As the prevalence of dementia increases across the Western world, there is a growing interest in advance care planning, by which patients may make decisions on behalf of their future selves. Under which ethical principles is this practice justified? I assess the justification for advance care planning put forward by the philosopher Ronald Dworkin, which he rationalises through an integrity-based conception of autonomy. I suggest his judgement is misguided by arguing in favour of two claims. First, that patients with dementia qualify for some right to contemporary autonomy conceptualised under the ‘sense of liberty’ it provides. Second, that respecting precedent autonomy, such as an advance care plan, is not essential to Dworkin’s integrity-based account of autonomy. Together, my claims problematise the practice of using advance decisions in the context of dementia.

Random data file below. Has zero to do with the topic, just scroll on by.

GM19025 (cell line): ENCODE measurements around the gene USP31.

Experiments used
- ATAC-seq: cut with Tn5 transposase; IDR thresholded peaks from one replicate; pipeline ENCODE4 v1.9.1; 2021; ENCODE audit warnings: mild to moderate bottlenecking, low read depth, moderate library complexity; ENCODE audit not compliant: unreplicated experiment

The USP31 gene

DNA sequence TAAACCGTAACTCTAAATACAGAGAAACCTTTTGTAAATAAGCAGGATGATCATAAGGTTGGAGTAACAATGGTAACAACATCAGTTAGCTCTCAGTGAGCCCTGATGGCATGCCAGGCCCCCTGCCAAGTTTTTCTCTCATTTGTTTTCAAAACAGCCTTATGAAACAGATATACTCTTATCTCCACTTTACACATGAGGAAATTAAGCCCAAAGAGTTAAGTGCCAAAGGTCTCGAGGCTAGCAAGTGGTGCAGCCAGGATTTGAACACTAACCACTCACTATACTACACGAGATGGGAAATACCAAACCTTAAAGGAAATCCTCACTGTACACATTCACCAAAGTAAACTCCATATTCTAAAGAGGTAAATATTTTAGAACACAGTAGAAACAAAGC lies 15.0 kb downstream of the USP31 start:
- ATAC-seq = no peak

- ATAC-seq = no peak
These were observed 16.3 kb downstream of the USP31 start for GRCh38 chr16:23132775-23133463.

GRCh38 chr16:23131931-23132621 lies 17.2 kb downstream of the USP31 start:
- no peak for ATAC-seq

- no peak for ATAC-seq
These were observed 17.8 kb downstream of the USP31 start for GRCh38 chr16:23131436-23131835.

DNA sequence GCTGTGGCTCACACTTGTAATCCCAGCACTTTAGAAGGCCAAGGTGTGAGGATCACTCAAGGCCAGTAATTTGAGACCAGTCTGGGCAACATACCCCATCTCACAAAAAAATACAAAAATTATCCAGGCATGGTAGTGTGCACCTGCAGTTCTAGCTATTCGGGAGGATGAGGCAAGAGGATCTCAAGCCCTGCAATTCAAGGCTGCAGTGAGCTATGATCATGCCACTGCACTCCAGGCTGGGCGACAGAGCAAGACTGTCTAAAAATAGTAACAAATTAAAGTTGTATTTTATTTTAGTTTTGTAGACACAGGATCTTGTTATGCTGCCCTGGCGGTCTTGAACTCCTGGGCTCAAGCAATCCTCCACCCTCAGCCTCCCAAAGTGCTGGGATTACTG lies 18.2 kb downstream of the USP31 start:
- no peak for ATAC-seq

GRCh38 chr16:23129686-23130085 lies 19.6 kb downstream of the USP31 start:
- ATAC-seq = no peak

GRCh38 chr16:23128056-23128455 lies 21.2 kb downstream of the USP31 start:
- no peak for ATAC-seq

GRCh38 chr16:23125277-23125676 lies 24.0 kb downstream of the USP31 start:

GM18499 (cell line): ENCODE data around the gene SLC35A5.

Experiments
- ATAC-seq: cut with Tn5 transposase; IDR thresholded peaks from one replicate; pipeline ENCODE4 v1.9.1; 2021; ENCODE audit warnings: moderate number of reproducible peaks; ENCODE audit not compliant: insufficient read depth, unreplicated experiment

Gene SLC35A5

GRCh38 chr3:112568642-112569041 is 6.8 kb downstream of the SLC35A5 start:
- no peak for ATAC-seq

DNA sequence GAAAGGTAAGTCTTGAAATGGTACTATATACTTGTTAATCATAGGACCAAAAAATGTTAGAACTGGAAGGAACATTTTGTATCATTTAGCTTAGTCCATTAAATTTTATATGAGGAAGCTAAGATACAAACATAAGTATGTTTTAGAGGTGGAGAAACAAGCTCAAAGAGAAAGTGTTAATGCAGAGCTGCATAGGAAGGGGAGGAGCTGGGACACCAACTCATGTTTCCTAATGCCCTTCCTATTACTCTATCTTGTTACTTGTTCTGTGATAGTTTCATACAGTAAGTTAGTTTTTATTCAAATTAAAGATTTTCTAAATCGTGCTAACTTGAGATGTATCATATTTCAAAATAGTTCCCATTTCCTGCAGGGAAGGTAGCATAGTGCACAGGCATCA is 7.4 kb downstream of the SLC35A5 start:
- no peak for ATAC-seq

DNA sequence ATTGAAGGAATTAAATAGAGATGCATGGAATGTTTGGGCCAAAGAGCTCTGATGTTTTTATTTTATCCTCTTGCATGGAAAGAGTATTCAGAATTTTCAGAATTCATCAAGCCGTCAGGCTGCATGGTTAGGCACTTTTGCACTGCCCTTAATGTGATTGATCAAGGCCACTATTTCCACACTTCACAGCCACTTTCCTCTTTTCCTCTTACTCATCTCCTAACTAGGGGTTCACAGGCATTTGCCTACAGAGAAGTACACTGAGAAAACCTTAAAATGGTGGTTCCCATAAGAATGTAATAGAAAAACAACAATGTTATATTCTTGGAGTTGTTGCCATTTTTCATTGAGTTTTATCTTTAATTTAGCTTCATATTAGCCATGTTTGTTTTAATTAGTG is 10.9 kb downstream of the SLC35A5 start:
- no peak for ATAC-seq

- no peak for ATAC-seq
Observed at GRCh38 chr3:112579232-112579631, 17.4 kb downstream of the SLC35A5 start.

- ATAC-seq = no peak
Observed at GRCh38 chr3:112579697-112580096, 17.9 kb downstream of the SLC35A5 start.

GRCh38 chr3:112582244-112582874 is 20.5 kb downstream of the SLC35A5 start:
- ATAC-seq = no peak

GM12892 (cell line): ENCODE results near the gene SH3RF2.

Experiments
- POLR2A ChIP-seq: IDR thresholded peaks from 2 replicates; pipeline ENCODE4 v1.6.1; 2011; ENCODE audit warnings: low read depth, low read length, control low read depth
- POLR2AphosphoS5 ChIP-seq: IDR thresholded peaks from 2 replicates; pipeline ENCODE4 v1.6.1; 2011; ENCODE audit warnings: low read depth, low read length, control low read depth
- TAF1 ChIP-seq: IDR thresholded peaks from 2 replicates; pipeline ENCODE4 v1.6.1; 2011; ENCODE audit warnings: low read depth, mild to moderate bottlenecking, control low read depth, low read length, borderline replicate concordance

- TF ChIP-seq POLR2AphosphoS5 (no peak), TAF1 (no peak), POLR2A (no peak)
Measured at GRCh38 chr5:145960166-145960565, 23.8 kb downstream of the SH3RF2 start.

- elderly and terminally ill
- living wills/advance directives
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Contributors I take responsibility for the content of this manuscript, wrote it and decided to submit it for publication. The manuscript represents original work undertaken entirely by the proposed author.
Funding The author has not declared a specific grant for this research from any funding agency in the public, commercial or not-for-profit sectors.
Competing interests None declared.
Patient consent Not required.
Provenance and peer review Not commissioned; externally peer reviewed.
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